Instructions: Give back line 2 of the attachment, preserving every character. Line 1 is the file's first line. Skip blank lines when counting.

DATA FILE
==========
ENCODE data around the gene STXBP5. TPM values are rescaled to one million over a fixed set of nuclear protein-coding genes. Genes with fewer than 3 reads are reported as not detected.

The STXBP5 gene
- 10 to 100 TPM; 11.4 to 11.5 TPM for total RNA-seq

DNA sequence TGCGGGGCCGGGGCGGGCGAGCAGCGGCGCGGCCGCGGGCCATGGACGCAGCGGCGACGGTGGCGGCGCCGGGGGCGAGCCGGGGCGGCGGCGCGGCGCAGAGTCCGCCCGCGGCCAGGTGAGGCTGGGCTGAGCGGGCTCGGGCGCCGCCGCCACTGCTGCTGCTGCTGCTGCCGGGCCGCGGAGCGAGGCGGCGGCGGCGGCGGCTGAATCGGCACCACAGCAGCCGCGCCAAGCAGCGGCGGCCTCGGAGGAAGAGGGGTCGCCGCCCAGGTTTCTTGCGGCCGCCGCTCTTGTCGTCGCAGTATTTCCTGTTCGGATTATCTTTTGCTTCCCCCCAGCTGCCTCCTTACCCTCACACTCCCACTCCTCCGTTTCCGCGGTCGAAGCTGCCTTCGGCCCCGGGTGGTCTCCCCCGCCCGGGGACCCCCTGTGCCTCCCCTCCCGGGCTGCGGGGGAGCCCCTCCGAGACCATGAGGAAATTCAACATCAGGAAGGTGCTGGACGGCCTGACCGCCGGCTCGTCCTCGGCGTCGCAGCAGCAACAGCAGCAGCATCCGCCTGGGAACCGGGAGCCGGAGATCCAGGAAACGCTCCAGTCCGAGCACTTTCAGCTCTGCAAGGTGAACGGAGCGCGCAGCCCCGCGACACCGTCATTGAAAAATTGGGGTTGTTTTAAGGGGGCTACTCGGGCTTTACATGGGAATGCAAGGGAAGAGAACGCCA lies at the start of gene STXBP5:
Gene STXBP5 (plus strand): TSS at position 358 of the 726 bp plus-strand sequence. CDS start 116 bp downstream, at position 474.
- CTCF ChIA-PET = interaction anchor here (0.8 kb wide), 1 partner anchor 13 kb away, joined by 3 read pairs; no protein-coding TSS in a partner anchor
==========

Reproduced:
The STXBP5 gene